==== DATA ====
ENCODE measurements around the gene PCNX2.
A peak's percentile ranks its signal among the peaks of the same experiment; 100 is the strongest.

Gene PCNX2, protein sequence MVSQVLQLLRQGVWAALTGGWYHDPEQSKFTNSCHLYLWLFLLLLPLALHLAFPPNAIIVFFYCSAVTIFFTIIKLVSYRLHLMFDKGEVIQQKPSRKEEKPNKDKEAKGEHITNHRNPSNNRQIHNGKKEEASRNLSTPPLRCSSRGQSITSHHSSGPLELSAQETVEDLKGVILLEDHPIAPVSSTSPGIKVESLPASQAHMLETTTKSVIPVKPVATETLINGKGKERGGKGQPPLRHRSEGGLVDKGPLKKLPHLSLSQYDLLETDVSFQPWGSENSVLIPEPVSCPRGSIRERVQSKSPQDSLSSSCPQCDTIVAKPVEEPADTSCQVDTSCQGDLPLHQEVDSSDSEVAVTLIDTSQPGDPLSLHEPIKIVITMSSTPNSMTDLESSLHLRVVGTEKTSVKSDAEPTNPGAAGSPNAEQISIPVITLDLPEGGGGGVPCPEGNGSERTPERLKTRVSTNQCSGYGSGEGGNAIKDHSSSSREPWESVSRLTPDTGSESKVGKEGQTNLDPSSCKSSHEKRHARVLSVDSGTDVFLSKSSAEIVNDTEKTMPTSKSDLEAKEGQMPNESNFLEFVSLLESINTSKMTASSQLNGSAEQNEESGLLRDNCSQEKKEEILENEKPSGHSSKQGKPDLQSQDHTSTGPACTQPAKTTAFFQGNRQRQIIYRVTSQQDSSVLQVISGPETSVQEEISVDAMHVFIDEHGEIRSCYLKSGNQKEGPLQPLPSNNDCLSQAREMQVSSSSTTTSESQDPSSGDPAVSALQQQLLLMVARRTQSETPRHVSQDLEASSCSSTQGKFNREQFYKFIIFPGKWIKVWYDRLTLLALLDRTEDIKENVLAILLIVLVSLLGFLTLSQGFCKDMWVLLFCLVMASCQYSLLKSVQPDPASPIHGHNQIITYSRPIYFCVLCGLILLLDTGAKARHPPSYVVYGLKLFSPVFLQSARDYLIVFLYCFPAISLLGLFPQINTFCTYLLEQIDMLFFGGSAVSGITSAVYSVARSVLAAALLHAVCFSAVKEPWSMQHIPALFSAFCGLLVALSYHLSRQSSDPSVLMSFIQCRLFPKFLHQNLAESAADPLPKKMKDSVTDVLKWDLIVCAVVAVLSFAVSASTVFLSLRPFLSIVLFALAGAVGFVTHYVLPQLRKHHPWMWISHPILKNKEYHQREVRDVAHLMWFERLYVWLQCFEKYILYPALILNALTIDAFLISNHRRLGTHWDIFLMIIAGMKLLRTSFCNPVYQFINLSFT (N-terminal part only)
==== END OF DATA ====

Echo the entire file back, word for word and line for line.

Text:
ENCODE measurements around the gene PCNX2.
A peak's percentile ranks its signal among the peaks of the same experiment; 100 is the strongest.

Gene PCNX2, protein sequence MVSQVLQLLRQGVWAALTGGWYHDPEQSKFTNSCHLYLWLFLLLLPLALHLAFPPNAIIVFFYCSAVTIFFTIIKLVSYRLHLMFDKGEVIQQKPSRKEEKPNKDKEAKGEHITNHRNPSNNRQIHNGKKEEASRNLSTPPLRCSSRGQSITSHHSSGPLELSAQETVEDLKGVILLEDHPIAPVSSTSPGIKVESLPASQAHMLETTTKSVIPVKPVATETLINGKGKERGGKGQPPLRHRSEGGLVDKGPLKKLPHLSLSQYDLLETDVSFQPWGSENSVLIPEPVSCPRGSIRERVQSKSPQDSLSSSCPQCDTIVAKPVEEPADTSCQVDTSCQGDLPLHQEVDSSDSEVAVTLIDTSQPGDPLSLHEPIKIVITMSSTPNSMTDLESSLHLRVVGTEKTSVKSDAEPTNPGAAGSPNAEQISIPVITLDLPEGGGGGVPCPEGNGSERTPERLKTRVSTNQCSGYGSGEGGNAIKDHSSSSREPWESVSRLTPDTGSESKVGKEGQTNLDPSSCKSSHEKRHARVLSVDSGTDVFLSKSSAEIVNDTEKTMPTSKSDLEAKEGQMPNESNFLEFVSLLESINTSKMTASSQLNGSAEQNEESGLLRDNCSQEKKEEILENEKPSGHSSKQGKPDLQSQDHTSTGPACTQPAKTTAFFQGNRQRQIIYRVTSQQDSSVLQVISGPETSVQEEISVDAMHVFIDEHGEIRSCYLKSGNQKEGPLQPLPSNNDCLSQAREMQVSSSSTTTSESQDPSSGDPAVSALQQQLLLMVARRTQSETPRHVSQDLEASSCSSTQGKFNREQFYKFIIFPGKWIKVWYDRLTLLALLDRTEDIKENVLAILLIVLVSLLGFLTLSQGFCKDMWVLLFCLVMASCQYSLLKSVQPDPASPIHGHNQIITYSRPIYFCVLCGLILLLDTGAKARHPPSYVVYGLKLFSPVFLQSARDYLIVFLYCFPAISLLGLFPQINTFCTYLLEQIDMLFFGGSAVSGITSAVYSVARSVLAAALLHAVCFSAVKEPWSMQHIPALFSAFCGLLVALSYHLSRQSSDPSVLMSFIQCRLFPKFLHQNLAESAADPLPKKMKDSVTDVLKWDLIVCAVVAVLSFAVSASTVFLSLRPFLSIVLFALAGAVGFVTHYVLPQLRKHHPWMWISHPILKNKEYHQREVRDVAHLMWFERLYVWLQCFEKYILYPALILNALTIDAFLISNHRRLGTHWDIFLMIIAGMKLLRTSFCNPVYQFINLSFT (N-terminal part only)